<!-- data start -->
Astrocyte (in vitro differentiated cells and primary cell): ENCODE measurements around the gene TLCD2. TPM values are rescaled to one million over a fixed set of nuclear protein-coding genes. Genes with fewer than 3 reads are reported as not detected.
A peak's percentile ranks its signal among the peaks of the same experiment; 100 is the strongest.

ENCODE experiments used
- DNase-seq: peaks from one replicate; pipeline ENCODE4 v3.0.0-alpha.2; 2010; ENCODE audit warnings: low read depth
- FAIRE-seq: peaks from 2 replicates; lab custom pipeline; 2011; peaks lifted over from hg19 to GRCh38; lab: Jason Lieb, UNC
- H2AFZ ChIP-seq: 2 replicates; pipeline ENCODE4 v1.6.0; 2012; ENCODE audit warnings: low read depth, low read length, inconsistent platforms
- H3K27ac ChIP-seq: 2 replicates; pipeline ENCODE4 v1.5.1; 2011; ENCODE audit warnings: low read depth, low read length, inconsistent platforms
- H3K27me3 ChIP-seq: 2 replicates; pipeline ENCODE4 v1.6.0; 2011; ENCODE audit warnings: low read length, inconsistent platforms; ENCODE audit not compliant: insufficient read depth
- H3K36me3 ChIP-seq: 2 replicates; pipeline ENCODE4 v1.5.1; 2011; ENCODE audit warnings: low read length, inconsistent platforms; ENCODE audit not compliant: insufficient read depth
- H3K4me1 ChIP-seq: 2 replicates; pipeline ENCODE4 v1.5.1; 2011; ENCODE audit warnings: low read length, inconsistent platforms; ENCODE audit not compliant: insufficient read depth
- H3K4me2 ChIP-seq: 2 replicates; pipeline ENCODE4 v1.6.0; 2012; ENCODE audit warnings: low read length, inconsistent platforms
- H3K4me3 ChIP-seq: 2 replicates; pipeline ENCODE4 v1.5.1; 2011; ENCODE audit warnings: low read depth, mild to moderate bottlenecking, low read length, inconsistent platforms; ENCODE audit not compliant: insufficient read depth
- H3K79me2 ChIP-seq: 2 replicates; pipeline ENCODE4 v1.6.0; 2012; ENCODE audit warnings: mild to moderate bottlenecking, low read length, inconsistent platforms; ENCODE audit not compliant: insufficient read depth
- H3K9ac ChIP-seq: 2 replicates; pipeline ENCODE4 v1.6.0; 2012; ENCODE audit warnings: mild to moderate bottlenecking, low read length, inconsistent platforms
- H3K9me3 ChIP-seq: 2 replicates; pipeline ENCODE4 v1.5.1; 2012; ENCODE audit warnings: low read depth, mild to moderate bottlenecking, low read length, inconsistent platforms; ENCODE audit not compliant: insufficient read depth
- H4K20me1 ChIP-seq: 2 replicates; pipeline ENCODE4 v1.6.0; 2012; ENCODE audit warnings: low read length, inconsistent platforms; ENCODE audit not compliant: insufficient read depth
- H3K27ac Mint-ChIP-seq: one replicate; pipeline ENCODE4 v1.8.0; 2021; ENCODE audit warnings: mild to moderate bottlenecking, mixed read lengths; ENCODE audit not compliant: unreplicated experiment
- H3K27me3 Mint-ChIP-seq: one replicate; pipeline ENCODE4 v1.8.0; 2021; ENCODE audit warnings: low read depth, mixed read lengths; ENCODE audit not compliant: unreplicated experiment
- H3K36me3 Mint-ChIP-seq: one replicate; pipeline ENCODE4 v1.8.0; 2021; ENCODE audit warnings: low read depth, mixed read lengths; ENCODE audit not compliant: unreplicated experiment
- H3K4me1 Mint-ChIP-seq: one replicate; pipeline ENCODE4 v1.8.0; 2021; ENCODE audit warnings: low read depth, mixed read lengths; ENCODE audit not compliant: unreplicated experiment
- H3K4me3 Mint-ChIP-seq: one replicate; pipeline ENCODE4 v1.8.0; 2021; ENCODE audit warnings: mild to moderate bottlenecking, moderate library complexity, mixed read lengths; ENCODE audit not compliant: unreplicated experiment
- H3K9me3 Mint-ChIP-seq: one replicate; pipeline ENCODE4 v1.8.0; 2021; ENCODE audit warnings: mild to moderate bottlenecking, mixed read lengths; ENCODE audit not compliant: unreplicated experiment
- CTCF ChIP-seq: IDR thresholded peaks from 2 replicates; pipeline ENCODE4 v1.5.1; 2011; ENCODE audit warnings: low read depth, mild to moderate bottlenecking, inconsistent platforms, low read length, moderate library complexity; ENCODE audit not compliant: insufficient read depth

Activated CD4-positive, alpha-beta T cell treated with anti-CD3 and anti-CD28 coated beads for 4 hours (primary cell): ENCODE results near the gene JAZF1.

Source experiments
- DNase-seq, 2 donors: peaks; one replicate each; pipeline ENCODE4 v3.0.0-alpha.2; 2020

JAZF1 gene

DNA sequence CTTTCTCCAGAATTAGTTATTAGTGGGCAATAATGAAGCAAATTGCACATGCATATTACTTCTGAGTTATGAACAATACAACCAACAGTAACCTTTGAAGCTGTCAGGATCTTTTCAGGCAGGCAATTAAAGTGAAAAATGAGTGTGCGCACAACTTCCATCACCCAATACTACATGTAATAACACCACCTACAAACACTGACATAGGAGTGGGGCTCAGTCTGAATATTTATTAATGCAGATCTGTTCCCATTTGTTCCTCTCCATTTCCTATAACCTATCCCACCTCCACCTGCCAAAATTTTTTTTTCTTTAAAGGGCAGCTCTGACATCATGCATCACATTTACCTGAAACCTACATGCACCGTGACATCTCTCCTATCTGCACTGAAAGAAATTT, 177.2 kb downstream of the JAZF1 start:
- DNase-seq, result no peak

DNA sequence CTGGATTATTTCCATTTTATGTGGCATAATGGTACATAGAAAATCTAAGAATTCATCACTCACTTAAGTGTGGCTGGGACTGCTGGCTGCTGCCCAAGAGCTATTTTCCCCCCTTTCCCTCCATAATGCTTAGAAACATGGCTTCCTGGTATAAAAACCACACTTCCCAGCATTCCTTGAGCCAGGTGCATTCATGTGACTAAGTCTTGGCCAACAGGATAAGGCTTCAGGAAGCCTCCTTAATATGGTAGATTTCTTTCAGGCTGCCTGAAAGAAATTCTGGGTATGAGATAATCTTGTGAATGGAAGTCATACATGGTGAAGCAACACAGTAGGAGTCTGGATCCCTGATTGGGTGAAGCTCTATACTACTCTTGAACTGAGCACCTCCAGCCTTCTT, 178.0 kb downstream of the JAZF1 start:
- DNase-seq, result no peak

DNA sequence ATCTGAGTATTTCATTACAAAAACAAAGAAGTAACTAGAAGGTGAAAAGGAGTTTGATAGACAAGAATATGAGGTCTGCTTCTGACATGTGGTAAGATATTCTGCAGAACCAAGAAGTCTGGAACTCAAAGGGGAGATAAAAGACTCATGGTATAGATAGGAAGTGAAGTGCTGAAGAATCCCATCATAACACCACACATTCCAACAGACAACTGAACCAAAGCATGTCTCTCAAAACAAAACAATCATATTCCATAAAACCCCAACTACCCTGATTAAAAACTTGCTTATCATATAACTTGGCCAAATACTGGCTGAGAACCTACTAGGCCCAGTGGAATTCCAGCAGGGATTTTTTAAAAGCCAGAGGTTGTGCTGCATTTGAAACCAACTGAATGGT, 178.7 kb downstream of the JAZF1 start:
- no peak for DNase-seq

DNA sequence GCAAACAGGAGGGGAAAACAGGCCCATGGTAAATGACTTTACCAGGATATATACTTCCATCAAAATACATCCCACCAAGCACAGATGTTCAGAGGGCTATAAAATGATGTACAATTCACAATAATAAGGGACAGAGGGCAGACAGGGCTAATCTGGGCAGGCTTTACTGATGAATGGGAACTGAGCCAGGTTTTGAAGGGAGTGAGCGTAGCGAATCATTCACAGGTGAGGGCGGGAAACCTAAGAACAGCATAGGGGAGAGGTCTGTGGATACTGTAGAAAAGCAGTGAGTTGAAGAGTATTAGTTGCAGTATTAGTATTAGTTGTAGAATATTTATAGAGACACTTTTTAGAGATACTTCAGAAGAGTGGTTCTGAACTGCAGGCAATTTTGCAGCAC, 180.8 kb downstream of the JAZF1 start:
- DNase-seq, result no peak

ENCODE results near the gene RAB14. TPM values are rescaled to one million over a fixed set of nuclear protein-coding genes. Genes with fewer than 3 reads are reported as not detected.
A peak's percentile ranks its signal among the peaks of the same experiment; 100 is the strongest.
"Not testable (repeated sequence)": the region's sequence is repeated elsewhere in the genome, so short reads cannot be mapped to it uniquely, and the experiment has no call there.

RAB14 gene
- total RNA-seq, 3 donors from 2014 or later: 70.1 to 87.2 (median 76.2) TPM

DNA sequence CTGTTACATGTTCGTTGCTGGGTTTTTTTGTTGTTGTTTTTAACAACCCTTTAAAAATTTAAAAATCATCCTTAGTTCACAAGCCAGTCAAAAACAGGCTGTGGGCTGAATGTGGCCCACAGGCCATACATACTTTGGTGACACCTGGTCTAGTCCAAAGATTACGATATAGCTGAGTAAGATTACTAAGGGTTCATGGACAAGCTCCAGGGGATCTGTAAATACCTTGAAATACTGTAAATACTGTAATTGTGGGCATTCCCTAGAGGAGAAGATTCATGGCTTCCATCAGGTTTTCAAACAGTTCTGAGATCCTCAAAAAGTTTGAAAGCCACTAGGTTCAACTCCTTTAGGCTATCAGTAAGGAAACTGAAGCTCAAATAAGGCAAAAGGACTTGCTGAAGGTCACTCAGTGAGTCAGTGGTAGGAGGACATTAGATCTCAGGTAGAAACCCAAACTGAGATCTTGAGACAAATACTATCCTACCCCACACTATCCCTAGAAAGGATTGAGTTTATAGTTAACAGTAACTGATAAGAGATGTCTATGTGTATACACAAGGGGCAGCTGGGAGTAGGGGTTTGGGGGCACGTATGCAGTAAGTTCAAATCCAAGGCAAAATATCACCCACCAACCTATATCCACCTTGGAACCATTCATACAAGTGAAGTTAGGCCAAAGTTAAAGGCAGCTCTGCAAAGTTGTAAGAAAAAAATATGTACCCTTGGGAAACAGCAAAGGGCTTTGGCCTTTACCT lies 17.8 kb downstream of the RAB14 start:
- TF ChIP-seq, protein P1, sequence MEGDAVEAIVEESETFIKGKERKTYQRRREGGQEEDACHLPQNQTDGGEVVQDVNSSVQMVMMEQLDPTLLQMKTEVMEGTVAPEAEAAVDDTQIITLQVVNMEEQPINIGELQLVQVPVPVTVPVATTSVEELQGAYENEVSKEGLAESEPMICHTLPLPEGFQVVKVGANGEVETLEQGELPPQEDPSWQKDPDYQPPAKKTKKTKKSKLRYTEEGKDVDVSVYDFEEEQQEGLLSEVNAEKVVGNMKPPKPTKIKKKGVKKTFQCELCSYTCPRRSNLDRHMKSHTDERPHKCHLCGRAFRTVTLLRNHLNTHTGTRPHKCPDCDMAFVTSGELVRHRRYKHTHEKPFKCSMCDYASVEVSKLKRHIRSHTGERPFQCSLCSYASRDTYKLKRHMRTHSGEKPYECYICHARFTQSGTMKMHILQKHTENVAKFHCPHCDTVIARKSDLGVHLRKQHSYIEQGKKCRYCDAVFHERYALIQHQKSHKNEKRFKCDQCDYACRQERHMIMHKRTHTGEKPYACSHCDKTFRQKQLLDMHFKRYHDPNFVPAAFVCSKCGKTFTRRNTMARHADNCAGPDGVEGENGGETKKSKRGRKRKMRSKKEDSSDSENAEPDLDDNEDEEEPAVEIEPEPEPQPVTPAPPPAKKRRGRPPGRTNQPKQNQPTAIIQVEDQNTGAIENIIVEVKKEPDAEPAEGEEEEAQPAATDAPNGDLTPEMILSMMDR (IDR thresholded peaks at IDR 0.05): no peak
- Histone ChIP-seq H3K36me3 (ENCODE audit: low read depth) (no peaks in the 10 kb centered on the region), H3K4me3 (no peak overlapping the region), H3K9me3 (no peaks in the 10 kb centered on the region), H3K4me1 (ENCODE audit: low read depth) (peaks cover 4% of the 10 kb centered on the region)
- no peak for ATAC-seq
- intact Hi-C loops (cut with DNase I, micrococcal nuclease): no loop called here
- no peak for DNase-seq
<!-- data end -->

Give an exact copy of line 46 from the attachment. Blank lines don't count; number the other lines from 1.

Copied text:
- no peak for DNase-seq